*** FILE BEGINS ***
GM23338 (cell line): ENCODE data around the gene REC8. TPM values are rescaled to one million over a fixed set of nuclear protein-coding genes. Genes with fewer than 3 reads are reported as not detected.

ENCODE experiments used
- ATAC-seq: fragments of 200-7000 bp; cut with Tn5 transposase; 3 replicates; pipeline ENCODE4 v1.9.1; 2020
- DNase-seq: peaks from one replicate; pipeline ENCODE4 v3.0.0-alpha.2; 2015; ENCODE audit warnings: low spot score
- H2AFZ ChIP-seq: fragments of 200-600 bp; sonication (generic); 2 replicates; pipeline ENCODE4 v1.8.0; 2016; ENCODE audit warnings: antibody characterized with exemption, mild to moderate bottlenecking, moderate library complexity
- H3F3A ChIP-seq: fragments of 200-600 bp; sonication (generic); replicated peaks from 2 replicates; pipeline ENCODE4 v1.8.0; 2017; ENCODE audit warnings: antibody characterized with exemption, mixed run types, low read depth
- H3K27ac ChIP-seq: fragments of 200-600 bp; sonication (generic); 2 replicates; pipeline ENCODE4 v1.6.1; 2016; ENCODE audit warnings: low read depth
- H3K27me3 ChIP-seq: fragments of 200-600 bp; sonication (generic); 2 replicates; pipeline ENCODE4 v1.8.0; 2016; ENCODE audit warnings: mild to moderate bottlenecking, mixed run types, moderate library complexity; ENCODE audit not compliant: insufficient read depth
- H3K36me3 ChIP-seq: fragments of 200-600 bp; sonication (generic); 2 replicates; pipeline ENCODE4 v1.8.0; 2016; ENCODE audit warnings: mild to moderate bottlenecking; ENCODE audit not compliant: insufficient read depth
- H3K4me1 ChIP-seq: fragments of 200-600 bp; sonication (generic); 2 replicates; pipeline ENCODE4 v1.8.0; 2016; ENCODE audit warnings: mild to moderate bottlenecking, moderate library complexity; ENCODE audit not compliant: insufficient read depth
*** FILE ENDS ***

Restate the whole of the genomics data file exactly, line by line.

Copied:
GM23338 (cell line): ENCODE data around the gene REC8. TPM values are rescaled to one million over a fixed set of nuclear protein-coding genes. Genes with fewer than 3 reads are reported as not detected.

ENCODE experiments used
- ATAC-seq: fragments of 200-7000 bp; cut with Tn5 transposase; 3 replicates; pipeline ENCODE4 v1.9.1; 2020
- DNase-seq: peaks from one replicate; pipeline ENCODE4 v3.0.0-alpha.2; 2015; ENCODE audit warnings: low spot score
- H2AFZ ChIP-seq: fragments of 200-600 bp; sonication (generic); 2 replicates; pipeline ENCODE4 v1.8.0; 2016; ENCODE audit warnings: antibody characterized with exemption, mild to moderate bottlenecking, moderate library complexity
- H3F3A ChIP-seq: fragments of 200-600 bp; sonication (generic); replicated peaks from 2 replicates; pipeline ENCODE4 v1.8.0; 2017; ENCODE audit warnings: antibody characterized with exemption, mixed run types, low read depth
- H3K27ac ChIP-seq: fragments of 200-600 bp; sonication (generic); 2 replicates; pipeline ENCODE4 v1.6.1; 2016; ENCODE audit warnings: low read depth
- H3K27me3 ChIP-seq: fragments of 200-600 bp; sonication (generic); 2 replicates; pipeline ENCODE4 v1.8.0; 2016; ENCODE audit warnings: mild to moderate bottlenecking, mixed run types, moderate library complexity; ENCODE audit not compliant: insufficient read depth
- H3K36me3 ChIP-seq: fragments of 200-600 bp; sonication (generic); 2 replicates; pipeline ENCODE4 v1.8.0; 2016; ENCODE audit warnings: mild to moderate bottlenecking; ENCODE audit not compliant: insufficient read depth
- H3K4me1 ChIP-seq: fragments of 200-600 bp; sonication (generic); 2 replicates; pipeline ENCODE4 v1.8.0; 2016; ENCODE audit warnings: mild to moderate bottlenecking, moderate library complexity; ENCODE audit not compliant: insufficient read depth